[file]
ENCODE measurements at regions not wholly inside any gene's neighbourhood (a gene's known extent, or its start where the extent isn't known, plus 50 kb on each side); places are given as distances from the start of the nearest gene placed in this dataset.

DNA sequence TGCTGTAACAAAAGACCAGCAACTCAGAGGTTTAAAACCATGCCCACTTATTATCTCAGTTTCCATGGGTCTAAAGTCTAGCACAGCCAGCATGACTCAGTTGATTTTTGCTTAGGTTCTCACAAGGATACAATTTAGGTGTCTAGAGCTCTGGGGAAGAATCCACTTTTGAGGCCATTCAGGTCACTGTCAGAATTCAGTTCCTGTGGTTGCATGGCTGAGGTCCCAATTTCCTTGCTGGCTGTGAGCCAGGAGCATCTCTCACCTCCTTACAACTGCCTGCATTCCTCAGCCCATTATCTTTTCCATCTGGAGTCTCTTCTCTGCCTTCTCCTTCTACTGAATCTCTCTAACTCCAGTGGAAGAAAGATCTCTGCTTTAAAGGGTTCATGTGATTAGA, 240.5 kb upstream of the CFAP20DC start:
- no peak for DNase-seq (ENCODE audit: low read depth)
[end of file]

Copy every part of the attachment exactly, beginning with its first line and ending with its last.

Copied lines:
ENCODE measurements at regions not wholly inside any gene's neighbourhood (a gene's known extent, or its start where the extent isn't known, plus 50 kb on each side); places are given as distances from the start of the nearest gene placed in this dataset.

DNA sequence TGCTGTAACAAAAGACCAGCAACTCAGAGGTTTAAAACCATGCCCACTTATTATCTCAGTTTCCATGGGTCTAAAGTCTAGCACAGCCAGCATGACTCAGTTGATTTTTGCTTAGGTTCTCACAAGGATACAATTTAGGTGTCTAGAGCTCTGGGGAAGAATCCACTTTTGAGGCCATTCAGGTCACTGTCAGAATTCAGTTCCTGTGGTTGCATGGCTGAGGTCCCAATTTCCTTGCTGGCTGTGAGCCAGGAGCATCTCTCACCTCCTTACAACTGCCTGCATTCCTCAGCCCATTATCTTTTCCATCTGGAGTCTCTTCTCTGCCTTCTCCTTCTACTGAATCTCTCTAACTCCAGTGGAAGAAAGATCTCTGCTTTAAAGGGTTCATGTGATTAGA, 240.5 kb upstream of the CFAP20DC start:
- no peak for DNase-seq (ENCODE audit: low read depth)